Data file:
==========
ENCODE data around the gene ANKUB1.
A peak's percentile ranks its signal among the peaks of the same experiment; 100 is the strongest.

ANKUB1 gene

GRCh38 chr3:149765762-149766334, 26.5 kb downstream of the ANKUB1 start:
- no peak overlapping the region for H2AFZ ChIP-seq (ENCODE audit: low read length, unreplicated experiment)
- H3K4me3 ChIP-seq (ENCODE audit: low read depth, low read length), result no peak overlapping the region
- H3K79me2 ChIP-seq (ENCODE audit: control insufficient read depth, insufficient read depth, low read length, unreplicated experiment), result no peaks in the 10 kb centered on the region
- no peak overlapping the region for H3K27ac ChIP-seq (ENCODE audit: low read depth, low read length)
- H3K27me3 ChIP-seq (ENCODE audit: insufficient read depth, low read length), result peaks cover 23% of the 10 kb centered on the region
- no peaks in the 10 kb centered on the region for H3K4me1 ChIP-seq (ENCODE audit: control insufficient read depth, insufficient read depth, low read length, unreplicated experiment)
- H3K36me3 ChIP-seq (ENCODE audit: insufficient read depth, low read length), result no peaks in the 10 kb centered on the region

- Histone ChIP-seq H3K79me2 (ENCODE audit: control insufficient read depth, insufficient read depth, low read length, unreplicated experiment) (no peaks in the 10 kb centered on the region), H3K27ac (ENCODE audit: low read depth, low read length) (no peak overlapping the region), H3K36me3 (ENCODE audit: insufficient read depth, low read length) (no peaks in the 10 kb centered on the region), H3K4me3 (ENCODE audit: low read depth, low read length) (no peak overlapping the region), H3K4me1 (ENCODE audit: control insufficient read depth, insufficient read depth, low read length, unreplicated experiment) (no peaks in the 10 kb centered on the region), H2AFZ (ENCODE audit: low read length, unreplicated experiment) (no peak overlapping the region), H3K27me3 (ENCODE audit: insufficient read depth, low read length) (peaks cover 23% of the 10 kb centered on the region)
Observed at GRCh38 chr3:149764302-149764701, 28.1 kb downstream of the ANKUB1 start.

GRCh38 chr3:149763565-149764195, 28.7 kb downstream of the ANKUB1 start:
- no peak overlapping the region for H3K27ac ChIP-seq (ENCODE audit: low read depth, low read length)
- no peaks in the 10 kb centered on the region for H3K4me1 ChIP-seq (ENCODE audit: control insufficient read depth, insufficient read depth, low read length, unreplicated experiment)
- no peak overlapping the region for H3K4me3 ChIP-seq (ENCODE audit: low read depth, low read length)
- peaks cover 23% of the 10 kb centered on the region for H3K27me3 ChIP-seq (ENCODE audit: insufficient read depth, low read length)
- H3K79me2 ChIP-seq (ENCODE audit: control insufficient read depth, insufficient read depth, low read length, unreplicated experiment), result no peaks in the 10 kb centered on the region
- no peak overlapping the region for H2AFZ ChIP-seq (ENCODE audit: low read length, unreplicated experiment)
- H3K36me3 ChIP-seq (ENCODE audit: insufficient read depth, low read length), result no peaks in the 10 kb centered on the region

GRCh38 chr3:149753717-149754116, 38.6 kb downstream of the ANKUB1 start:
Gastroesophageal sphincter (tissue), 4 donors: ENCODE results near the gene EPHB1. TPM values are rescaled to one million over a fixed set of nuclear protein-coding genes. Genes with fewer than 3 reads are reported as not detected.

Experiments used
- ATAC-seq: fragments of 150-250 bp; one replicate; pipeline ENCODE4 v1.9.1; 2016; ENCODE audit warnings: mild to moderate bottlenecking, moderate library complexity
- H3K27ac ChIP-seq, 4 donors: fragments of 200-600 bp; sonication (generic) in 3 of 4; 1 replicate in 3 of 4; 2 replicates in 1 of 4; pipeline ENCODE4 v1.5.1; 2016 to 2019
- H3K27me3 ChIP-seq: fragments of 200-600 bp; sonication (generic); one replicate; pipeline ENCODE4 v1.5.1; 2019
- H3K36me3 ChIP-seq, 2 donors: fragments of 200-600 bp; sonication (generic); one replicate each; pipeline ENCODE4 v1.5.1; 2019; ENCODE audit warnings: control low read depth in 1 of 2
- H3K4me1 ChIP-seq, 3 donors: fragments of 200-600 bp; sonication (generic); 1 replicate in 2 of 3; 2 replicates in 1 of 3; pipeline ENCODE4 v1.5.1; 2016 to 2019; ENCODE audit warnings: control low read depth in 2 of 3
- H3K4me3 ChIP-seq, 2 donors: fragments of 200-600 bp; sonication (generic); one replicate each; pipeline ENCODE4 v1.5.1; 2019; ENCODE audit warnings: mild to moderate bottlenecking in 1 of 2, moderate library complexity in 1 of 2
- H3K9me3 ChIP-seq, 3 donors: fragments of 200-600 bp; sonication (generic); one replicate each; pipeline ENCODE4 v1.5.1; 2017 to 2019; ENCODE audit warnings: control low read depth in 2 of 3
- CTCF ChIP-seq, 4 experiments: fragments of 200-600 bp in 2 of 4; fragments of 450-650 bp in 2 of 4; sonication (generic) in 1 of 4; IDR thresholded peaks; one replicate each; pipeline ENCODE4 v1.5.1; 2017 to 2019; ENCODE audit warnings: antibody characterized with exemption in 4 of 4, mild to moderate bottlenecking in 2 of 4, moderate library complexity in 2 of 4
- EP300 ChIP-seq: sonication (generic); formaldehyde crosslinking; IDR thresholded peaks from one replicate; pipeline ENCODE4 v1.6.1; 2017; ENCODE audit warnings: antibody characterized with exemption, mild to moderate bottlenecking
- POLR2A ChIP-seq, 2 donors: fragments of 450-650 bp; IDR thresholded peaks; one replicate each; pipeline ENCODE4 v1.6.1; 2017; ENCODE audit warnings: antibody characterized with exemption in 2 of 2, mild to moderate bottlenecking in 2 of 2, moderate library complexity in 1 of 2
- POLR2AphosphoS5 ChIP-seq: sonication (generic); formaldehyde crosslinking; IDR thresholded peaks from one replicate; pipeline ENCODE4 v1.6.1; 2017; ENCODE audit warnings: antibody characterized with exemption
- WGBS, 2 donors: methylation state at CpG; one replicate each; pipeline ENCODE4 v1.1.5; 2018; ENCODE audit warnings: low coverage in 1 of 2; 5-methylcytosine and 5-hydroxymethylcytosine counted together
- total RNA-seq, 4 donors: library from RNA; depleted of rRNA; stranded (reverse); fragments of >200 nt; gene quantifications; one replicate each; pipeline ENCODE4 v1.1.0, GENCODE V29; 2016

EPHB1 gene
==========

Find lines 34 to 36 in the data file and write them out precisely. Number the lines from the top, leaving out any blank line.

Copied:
- POLR2A ChIP-seq, 2 donors: fragments of 450-650 bp; IDR thresholded peaks; one replicate each; pipeline ENCODE4 v1.6.1; 2017; ENCODE audit warnings: antibody characterized with exemption in 2 of 2, mild to moderate bottlenecking in 2 of 2, moderate library complexity in 1 of 2
- POLR2AphosphoS5 ChIP-seq: sonication (generic); formaldehyde crosslinking; IDR thresholded peaks from one replicate; pipeline ENCODE4 v1.6.1; 2017; ENCODE audit warnings: antibody characterized with exemption
- WGBS, 2 donors: methylation state at CpG; one replicate each; pipeline ENCODE4 v1.1.5; 2018; ENCODE audit warnings: low coverage in 1 of 2; 5-methylcytosine and 5-hydroxymethylcytosine counted together